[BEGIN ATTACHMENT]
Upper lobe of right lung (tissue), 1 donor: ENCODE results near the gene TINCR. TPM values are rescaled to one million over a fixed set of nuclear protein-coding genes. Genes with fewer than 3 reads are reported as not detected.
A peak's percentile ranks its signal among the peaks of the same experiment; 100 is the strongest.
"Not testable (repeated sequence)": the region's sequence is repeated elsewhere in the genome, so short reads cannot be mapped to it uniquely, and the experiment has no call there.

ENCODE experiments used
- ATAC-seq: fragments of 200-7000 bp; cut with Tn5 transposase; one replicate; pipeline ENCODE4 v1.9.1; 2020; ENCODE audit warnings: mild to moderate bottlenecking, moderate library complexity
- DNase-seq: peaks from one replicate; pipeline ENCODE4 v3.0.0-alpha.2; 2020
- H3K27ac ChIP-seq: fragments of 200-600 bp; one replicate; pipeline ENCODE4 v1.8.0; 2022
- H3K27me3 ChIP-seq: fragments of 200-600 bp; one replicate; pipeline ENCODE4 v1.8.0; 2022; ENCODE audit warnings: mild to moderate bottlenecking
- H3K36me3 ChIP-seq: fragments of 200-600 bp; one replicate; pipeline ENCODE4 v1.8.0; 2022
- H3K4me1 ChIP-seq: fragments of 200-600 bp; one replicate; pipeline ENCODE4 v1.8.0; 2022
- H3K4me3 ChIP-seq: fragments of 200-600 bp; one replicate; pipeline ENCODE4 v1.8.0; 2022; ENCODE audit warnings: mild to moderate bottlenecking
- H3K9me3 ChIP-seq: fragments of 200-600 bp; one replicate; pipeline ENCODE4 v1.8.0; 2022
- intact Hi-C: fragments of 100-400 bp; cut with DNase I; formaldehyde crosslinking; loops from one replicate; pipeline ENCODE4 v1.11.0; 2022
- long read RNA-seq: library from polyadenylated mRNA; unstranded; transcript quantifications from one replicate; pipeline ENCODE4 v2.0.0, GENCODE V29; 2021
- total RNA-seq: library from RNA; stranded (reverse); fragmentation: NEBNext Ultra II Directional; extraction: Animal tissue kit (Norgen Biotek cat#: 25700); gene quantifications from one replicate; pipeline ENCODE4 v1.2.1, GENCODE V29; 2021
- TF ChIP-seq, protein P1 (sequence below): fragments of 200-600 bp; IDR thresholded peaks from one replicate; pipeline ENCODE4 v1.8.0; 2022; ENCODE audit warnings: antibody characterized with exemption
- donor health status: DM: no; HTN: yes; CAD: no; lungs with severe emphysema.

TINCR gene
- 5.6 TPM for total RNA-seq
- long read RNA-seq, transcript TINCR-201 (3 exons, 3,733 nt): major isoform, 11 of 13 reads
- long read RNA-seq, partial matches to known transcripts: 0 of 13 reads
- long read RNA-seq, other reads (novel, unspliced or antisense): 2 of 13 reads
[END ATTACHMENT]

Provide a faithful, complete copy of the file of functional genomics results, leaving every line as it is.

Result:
Upper lobe of right lung (tissue), 1 donor: ENCODE results near the gene TINCR. TPM values are rescaled to one million over a fixed set of nuclear protein-coding genes. Genes with fewer than 3 reads are reported as not detected.
A peak's percentile ranks its signal among the peaks of the same experiment; 100 is the strongest.
"Not testable (repeated sequence)": the region's sequence is repeated elsewhere in the genome, so short reads cannot be mapped to it uniquely, and the experiment has no call there.

ENCODE experiments used
- ATAC-seq: fragments of 200-7000 bp; cut with Tn5 transposase; one replicate; pipeline ENCODE4 v1.9.1; 2020; ENCODE audit warnings: mild to moderate bottlenecking, moderate library complexity
- DNase-seq: peaks from one replicate; pipeline ENCODE4 v3.0.0-alpha.2; 2020
- H3K27ac ChIP-seq: fragments of 200-600 bp; one replicate; pipeline ENCODE4 v1.8.0; 2022
- H3K27me3 ChIP-seq: fragments of 200-600 bp; one replicate; pipeline ENCODE4 v1.8.0; 2022; ENCODE audit warnings: mild to moderate bottlenecking
- H3K36me3 ChIP-seq: fragments of 200-600 bp; one replicate; pipeline ENCODE4 v1.8.0; 2022
- H3K4me1 ChIP-seq: fragments of 200-600 bp; one replicate; pipeline ENCODE4 v1.8.0; 2022
- H3K4me3 ChIP-seq: fragments of 200-600 bp; one replicate; pipeline ENCODE4 v1.8.0; 2022; ENCODE audit warnings: mild to moderate bottlenecking
- H3K9me3 ChIP-seq: fragments of 200-600 bp; one replicate; pipeline ENCODE4 v1.8.0; 2022
- intact Hi-C: fragments of 100-400 bp; cut with DNase I; formaldehyde crosslinking; loops from one replicate; pipeline ENCODE4 v1.11.0; 2022
- long read RNA-seq: library from polyadenylated mRNA; unstranded; transcript quantifications from one replicate; pipeline ENCODE4 v2.0.0, GENCODE V29; 2021
- total RNA-seq: library from RNA; stranded (reverse); fragmentation: NEBNext Ultra II Directional; extraction: Animal tissue kit (Norgen Biotek cat#: 25700); gene quantifications from one replicate; pipeline ENCODE4 v1.2.1, GENCODE V29; 2021
- TF ChIP-seq, protein P1 (sequence below): fragments of 200-600 bp; IDR thresholded peaks from one replicate; pipeline ENCODE4 v1.8.0; 2022; ENCODE audit warnings: antibody characterized with exemption
- donor health status: DM: no; HTN: yes; CAD: no; lungs with severe emphysema.

TINCR gene
- 5.6 TPM for total RNA-seq
- long read RNA-seq, transcript TINCR-201 (3 exons, 3,733 nt): major isoform, 11 of 13 reads
- long read RNA-seq, partial matches to known transcripts: 0 of 13 reads
- long read RNA-seq, other reads (novel, unspliced or antisense): 2 of 13 reads